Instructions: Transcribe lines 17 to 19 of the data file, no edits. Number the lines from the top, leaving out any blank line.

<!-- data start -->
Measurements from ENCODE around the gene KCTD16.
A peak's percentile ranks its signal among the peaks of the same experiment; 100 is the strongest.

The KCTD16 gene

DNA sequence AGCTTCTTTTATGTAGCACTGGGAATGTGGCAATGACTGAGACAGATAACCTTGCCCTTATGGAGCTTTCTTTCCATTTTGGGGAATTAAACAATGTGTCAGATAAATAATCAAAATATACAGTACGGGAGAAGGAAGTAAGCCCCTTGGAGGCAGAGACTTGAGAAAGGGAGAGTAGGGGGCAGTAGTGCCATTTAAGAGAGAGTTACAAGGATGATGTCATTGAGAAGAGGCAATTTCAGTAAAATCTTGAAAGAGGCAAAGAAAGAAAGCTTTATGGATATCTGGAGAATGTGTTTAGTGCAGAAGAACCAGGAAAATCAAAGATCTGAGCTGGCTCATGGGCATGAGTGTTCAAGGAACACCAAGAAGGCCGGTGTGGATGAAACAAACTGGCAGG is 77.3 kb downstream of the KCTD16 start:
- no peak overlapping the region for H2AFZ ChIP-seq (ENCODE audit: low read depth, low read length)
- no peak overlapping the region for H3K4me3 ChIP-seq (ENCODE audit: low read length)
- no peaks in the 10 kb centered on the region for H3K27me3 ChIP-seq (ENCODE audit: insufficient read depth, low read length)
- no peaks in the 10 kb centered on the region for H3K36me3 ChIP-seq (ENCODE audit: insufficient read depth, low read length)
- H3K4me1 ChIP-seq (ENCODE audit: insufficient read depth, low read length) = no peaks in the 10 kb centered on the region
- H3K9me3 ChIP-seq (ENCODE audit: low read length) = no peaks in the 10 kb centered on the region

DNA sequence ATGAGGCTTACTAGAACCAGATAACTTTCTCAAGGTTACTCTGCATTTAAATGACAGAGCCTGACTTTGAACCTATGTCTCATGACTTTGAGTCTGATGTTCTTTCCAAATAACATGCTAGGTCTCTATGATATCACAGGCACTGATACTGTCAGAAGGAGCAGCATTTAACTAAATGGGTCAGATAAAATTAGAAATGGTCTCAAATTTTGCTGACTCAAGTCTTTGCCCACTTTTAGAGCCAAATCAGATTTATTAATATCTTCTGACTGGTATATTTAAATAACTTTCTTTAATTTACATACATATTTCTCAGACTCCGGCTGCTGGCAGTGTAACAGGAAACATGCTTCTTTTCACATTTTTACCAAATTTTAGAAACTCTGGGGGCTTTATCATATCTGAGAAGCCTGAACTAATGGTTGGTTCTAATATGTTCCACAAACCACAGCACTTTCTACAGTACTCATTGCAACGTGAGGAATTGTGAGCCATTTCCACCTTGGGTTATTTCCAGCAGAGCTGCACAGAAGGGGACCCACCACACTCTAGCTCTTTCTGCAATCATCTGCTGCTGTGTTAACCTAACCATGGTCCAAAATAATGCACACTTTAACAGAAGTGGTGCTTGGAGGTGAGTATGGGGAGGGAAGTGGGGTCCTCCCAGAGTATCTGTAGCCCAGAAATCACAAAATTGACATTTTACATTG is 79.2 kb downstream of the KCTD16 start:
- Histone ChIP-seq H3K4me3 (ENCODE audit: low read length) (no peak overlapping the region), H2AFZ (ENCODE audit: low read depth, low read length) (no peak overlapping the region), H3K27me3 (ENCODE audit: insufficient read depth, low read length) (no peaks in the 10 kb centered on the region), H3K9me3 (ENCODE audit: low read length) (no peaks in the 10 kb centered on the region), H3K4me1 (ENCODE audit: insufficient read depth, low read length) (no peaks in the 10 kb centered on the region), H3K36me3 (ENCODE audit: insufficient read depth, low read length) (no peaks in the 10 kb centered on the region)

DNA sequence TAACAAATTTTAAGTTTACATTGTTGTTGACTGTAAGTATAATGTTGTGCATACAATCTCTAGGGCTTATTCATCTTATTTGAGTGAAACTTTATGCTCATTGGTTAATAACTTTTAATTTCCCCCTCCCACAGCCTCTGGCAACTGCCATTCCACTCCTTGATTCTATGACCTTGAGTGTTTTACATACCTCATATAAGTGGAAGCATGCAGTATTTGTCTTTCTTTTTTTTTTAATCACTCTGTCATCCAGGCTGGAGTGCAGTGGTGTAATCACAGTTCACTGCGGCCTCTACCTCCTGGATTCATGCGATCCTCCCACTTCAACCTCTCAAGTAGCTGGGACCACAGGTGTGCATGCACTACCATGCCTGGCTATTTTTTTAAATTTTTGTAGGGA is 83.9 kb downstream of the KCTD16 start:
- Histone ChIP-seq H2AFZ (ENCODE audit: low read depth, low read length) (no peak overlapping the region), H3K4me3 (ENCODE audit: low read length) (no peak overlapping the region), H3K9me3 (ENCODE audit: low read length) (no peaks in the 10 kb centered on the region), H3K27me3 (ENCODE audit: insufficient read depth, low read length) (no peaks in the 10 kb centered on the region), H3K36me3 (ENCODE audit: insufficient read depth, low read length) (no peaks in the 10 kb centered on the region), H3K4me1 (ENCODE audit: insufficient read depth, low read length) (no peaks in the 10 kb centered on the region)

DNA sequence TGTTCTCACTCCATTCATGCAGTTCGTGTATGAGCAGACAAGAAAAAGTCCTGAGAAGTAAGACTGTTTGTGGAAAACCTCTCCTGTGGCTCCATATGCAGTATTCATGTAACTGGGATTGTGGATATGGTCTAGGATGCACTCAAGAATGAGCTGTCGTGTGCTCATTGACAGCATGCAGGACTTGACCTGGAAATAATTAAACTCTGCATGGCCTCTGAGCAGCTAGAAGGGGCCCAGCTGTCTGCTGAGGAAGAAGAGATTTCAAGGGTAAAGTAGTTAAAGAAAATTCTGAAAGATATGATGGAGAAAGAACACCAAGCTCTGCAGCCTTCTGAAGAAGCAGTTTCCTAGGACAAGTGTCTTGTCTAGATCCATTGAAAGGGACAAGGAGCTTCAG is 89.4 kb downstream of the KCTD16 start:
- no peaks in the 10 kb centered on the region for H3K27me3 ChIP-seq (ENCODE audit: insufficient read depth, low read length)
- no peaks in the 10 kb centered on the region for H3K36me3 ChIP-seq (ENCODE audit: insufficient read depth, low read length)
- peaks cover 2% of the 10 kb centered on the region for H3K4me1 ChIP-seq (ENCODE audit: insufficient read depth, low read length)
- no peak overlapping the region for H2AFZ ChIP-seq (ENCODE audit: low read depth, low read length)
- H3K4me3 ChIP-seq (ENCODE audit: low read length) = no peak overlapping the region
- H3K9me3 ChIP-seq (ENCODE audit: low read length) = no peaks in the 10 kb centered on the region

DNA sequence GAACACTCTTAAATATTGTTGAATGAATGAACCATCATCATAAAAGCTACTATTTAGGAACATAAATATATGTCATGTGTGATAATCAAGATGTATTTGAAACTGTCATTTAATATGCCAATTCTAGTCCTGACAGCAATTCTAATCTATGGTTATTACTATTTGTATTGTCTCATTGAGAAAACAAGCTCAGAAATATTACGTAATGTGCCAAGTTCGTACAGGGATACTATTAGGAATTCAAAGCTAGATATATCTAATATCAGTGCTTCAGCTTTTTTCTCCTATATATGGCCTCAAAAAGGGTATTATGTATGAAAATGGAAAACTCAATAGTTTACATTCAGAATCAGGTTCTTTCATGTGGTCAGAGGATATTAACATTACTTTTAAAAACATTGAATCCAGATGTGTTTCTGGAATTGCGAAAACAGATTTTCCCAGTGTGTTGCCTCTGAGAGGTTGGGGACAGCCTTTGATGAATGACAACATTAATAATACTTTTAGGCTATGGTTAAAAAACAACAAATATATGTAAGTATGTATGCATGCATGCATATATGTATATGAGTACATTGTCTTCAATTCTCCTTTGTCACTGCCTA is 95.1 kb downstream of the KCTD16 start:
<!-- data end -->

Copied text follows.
- no peaks in the 10 kb centered on the region for H3K36me3 ChIP-seq (ENCODE audit: insufficient read depth, low read length)
- peaks cover 2% of the 10 kb centered on the region for H3K4me1 ChIP-seq (ENCODE audit: insufficient read depth, low read length)
- no peak overlapping the region for H2AFZ ChIP-seq (ENCODE audit: low read depth, low read length)